murrayatuptown

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Bell & Howell 9560 also had a Heathkit model number. I think IOD-203-3.

This bunkerofdoom.com electronics website (it is safe, despite the name!) has a partial manual as individual JPG pages. I think they got the Heathkit model by scan-to-text, so it's corrupted into 103-203-31...but here it is:


When I hear 0.1 uF 1600V, I immediately think of a pair of paper (non-polar) capacitors used in the CRT high voltage voltage doubler. Many Heathkit oscilloscopes had one 50/60 Hz power transformer with a winding in the range of 600-1000 vac at somewhere between 0.5 and 3 mA DC. A smaller number of models had a flyback inverter power supply. Some had two line/mains transformers, one for high voltage and CRT filament, and a second for low and medium voltages.

This scope looks like it is solid-state, other than the CRT. Here is one of the schematic pages.
https://www.bunkerofdoom.com/lit/bellandhowell/4bellandhowellscope90.jpg I see the 0.1 uF pair at the very bottom, a pair of 5D20 rectifiers, a 470R resistor and another 0.1/1600.

This model has a single power transformer. I don't think this manual is complete. I couldn't find a parts list. I wanted to see if there was a 54-xxxx part number for the power transformer. I have been selling NOS Heathkit power transformers halfheartedly on eBay since the 90's. I had a hard drive crash and really have no idea what I have or where, but I recently pulled out a box of I think 54-953 and one 54-1032. Also 54-282, which were HV & filament only, but I buried that box somewhere again (LOT of stuff in the basement).

Sometimes those capacitors go, sometimes the HV winding opens. I've only heard from people who discovered an open winding. Less frequently bad doubler capacitors, but if I had an open hv winding, I would replace those for various reasons. I have never heard from anyone who actually witnessed a transformer failure...just realized it after the fact. So I do not know how audible such a failure would be.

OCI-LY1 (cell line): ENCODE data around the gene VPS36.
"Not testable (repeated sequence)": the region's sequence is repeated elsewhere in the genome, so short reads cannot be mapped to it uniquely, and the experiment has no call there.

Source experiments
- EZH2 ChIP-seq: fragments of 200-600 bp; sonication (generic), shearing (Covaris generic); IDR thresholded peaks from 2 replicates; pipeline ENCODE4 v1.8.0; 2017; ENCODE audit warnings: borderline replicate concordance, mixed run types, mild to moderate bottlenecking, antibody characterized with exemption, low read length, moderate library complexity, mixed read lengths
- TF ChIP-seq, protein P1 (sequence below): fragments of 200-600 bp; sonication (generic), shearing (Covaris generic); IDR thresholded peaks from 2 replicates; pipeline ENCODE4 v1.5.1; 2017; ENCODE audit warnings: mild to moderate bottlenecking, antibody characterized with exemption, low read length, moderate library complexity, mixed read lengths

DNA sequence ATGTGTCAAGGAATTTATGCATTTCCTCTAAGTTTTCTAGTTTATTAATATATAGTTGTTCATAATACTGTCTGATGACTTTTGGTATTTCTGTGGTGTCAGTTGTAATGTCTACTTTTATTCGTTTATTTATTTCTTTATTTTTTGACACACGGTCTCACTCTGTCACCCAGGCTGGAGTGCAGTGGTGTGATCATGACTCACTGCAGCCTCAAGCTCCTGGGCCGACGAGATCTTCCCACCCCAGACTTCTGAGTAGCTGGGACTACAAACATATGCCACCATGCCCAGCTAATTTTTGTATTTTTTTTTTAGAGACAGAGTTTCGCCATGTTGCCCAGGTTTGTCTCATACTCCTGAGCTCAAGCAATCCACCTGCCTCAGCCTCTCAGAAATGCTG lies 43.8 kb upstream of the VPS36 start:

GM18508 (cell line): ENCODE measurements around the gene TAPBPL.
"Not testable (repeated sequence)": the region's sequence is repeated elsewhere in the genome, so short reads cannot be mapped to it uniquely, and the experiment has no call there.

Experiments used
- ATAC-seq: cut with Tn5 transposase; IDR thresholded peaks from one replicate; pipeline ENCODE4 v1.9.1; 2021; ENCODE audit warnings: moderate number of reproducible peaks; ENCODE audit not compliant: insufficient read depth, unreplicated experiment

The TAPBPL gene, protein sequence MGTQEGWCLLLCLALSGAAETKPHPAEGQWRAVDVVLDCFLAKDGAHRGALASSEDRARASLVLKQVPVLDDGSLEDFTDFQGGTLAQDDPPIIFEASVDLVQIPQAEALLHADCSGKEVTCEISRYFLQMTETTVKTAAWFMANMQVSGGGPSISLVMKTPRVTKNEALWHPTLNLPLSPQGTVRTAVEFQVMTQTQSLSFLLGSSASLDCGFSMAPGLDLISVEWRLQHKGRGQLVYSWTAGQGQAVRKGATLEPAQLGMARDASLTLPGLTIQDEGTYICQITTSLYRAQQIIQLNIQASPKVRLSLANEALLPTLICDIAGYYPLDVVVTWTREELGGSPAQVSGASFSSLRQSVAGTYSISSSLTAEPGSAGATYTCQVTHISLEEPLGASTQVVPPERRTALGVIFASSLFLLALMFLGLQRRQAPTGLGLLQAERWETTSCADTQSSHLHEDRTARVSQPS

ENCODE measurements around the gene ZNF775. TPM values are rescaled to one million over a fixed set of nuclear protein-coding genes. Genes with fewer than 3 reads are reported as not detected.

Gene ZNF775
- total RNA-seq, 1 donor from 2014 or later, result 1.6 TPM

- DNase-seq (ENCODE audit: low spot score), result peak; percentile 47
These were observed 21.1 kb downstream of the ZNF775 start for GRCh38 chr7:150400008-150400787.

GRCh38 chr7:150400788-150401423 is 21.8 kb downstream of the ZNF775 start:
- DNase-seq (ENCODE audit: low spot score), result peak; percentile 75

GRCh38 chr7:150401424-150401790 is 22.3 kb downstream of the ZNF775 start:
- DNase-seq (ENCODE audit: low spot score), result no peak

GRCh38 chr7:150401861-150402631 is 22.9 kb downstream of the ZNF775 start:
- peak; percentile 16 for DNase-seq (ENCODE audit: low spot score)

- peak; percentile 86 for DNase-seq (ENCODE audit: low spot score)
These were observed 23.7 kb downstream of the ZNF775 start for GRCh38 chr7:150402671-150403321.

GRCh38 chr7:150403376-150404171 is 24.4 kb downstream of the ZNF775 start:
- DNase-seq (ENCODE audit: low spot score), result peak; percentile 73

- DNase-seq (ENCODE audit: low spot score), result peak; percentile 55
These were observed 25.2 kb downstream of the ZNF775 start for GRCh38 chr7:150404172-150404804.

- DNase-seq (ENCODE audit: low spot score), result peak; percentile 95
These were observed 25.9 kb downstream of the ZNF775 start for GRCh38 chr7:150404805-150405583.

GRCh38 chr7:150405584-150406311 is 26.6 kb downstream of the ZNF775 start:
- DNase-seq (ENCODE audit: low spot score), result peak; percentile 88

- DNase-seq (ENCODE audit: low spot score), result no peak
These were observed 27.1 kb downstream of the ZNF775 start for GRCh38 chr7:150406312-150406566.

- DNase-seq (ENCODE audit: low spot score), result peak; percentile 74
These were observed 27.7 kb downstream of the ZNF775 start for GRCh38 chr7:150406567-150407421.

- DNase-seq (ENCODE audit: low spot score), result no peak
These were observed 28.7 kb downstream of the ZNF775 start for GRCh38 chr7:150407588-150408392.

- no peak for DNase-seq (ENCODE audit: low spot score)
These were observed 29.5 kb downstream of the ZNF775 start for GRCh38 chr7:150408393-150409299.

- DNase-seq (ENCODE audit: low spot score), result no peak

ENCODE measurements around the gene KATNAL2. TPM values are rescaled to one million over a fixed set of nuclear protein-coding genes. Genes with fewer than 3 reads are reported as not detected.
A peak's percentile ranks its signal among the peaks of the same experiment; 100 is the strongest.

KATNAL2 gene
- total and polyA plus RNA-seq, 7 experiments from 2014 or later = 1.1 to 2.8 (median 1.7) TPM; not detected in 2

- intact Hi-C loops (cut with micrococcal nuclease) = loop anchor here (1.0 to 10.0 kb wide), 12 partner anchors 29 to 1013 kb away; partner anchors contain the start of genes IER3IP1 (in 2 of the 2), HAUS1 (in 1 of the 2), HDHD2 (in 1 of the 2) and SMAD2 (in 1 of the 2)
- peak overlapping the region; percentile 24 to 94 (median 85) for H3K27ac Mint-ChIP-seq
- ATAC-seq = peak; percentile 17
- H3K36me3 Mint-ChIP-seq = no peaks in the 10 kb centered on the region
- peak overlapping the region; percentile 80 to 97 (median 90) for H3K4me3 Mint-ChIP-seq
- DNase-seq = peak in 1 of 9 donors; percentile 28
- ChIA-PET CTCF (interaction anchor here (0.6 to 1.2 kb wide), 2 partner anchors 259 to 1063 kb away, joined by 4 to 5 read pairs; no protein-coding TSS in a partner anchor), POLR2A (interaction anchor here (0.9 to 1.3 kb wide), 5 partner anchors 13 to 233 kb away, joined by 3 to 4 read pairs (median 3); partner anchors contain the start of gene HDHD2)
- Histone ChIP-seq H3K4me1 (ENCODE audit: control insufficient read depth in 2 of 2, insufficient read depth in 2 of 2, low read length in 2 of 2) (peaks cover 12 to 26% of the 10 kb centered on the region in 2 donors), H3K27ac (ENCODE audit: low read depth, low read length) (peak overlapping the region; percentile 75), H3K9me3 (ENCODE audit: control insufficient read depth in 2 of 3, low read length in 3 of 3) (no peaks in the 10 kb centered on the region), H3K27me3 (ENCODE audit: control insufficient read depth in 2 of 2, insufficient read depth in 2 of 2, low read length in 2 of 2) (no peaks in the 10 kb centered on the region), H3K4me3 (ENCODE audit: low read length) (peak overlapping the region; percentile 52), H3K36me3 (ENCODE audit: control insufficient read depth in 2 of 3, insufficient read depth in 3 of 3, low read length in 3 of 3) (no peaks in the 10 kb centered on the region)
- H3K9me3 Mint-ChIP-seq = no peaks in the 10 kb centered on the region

I have disassembled two other Heathkit scope transformers, one with an open HV winding (measurable at the wiring). The other blew fuses. The confirmed-open winding specimen had a 'mild case' of paper insulation darkening...almost charred, but not black. 'Ground Zero' was found, but I did not know what the chain of events was. If the winding simply fused open, I wouldn't have expected charring. It might have been a turn-to-turn insulation failure that caused gradual insulation failure, or some other insulation system failure like corona. Other than a simple open winding (I assume due to an external cause for over-current such like a bad diode or capacitor), most other transformer failures have to be insulation system failures. Not the iron.

Maybe the linked manual will give you a visual reference, and maybe you can see something else on a circuit board that looks unhealthy.

I don't have any idea what else can fail with enough energy to be audible other than AC primary and high voltage circuits. After you are certain any charge is dissipated, the diodes can be checked with a DMM. If a diode in a doubler shorts it's hard to measure the rest of it if there is a short across the winding. I am currently working on a very old machine with a hipot and IR tester and both diodes were shorted in the voltage doubler, making the capacitors appear shorted (but were not).

You may also smell, as well as see, what failed, if you're lucky.

I don't have any opinion about how common a HV winding failure is, but if you can tell me the 54-XXXX p/n, I can look.

There is a two-page post from 2009 with someone trying to trouble-shoot one of these that suffered a failure induced by a tool inside the scope while the power was on. Not sure how it ended, as the guy was hinting at converting it to a CRT clock. It may not end well.


Murray
 

murrayatuptown

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I also agree with a previous post that if you need to replace a 0.1 uF/1600 VDC capacitor, film is the way to go, particularly in a power supply.